When Congress shut down for its summer recess, it left some U.S. companies with plenty of food for thought. A bill introduced in late July by Sens. Dick Durbin (D-Ill.), Judd Gregg (R-N.H.), and Richard Burr (R-N.C.) would place a host of additional burdens on those who process, package, ship, store, and distribute domestic and imported foods.
The Food Safety Modernization Act (S. 3385) would amend the Federal Food, Drug, and Cosmetic Act to strengthen the U.S. Food and Drug Administration's powers to manage food safety and enforce standards. The bill's sponsors say the measure is a response to a string of foodcontamination incidents that have caused thousands of illnesses and a number of deaths across the country.
Among the bill's many provisions are proposals to allow the FDA to set more stringent safety standards for produce (including commodity-specific standards); increase the frequency of inspections of all facilities that package, process, store, and handle food; and issue a mandatory product recall if a company fails to do so when requested by the agency. It also would require the secretary of the FDA to pilot a more effective system for tracking and tracing fruits and vegetables back through the chain of custody. Food-handling facilities and importers would have to register with the FDA every two years. They would also have to evaluate potential hazards, such as bacteria and toxins, and implement preventive controls.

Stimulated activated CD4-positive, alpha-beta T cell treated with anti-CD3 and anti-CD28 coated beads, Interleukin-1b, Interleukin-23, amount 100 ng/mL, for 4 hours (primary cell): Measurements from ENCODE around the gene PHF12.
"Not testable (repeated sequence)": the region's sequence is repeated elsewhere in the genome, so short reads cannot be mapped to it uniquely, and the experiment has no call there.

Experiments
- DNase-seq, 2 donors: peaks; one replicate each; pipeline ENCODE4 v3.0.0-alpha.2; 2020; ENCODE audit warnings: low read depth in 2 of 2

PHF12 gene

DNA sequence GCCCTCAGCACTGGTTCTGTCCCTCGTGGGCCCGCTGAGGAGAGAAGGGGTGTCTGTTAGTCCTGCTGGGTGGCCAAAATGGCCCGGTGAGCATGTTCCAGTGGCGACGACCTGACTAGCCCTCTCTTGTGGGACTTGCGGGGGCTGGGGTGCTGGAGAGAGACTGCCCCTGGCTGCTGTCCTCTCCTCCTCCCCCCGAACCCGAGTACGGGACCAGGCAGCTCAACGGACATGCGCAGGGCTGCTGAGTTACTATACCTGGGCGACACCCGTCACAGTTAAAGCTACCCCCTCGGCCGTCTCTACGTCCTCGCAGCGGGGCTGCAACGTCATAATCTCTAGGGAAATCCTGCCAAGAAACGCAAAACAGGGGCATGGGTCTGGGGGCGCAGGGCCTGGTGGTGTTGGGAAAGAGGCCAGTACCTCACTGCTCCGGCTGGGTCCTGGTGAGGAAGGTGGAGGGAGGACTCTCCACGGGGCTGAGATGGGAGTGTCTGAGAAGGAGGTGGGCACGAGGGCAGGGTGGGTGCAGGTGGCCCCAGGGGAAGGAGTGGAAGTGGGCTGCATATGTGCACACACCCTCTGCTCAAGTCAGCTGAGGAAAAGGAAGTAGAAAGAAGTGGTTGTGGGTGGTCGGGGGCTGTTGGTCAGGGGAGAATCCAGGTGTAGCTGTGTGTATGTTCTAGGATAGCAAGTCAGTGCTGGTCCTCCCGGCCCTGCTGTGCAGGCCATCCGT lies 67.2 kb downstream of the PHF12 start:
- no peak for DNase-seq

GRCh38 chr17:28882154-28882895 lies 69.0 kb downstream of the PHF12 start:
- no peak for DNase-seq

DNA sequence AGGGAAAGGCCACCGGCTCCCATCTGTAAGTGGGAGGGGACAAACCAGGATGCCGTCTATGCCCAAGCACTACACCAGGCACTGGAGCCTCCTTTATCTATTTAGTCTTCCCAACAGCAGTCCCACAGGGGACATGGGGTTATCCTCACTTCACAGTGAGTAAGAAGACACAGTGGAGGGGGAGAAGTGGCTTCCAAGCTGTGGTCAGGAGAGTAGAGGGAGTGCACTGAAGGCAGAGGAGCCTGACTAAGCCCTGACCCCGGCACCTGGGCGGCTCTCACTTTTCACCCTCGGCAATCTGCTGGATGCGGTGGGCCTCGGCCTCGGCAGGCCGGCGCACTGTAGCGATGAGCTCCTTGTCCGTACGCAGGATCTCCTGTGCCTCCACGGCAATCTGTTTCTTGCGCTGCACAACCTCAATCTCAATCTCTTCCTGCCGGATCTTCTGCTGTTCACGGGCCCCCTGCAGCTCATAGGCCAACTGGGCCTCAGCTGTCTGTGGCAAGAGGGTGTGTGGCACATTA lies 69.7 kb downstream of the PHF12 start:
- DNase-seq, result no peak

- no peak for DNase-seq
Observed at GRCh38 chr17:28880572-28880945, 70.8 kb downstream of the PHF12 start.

Those and most of the bill's other provisions clearly will affect domestic warehouses and distribution centers that handle food products. But food importers would face still more mandates. They would have to obtain certification from authorities in exporting countries that high-risk food imports meet U.S. safety standards. They would also be required to verify the safety of both the food they import and the overseas producer. Food from countries that do not permit U.S. inspection prior to export would be refused entry. But the bill does throw a smallish bone to the newly burdened importers: Those who voluntarily exceed minimum safety standards may qualify for expedited import processing.
At press time, the bill was awaiting consideration by the Senate Committee on Health, Education, Labor, and Pensions. With presidential elections looming, the bill seems unlikely to progress much further, if at all, before time runs out on the 110th Congress. It could be reintroduced in the next congressional session, but at this point, its fate remains unclear.